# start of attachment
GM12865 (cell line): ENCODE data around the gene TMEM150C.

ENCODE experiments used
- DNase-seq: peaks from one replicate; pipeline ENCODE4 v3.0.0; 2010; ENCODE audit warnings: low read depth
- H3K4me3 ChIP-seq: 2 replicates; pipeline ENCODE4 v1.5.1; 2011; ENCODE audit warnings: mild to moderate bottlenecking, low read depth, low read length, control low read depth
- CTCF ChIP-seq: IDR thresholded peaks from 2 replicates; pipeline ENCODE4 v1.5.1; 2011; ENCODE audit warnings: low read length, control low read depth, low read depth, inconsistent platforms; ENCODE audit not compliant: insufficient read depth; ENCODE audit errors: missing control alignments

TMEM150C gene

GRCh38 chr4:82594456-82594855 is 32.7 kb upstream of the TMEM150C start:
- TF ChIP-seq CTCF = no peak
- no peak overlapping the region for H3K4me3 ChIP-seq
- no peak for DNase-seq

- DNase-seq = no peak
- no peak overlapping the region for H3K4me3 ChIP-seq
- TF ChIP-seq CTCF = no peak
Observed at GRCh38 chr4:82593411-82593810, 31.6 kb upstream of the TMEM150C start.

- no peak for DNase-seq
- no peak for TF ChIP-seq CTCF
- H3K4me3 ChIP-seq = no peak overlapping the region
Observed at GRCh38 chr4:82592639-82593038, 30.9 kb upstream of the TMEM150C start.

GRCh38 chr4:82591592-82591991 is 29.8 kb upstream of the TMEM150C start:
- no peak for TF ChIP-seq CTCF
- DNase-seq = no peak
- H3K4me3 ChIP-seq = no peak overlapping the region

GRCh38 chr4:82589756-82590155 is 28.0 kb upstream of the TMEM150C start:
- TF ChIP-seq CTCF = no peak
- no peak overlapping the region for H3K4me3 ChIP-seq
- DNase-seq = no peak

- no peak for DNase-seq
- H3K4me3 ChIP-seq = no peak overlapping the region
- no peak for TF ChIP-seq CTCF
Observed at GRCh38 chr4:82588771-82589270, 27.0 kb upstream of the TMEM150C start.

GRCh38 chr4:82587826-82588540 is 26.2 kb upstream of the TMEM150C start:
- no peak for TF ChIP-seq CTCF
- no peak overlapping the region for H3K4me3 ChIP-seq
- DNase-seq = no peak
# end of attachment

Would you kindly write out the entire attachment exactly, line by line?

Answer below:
GM12865 (cell line): ENCODE data around the gene TMEM150C.

ENCODE experiments used
- DNase-seq: peaks from one replicate; pipeline ENCODE4 v3.0.0; 2010; ENCODE audit warnings: low read depth
- H3K4me3 ChIP-seq: 2 replicates; pipeline ENCODE4 v1.5.1; 2011; ENCODE audit warnings: mild to moderate bottlenecking, low read depth, low read length, control low read depth
- CTCF ChIP-seq: IDR thresholded peaks from 2 replicates; pipeline ENCODE4 v1.5.1; 2011; ENCODE audit warnings: low read length, control low read depth, low read depth, inconsistent platforms; ENCODE audit not compliant: insufficient read depth; ENCODE audit errors: missing control alignments

TMEM150C gene

GRCh38 chr4:82594456-82594855 is 32.7 kb upstream of the TMEM150C start:
- TF ChIP-seq CTCF = no peak
- no peak overlapping the region for H3K4me3 ChIP-seq
- no peak for DNase-seq

- DNase-seq = no peak
- no peak overlapping the region for H3K4me3 ChIP-seq
- TF ChIP-seq CTCF = no peak
Observed at GRCh38 chr4:82593411-82593810, 31.6 kb upstream of the TMEM150C start.

- no peak for DNase-seq
- no peak for TF ChIP-seq CTCF
- H3K4me3 ChIP-seq = no peak overlapping the region
Observed at GRCh38 chr4:82592639-82593038, 30.9 kb upstream of the TMEM150C start.

GRCh38 chr4:82591592-82591991 is 29.8 kb upstream of the TMEM150C start:
- no peak for TF ChIP-seq CTCF
- DNase-seq = no peak
- H3K4me3 ChIP-seq = no peak overlapping the region

GRCh38 chr4:82589756-82590155 is 28.0 kb upstream of the TMEM150C start:
- TF ChIP-seq CTCF = no peak
- no peak overlapping the region for H3K4me3 ChIP-seq
- DNase-seq = no peak

- no peak for DNase-seq
- H3K4me3 ChIP-seq = no peak overlapping the region
- no peak for TF ChIP-seq CTCF
Observed at GRCh38 chr4:82588771-82589270, 27.0 kb upstream of the TMEM150C start.

GRCh38 chr4:82587826-82588540 is 26.2 kb upstream of the TMEM150C start:
- no peak for TF ChIP-seq CTCF
- no peak overlapping the region for H3K4me3 ChIP-seq
- DNase-seq = no peak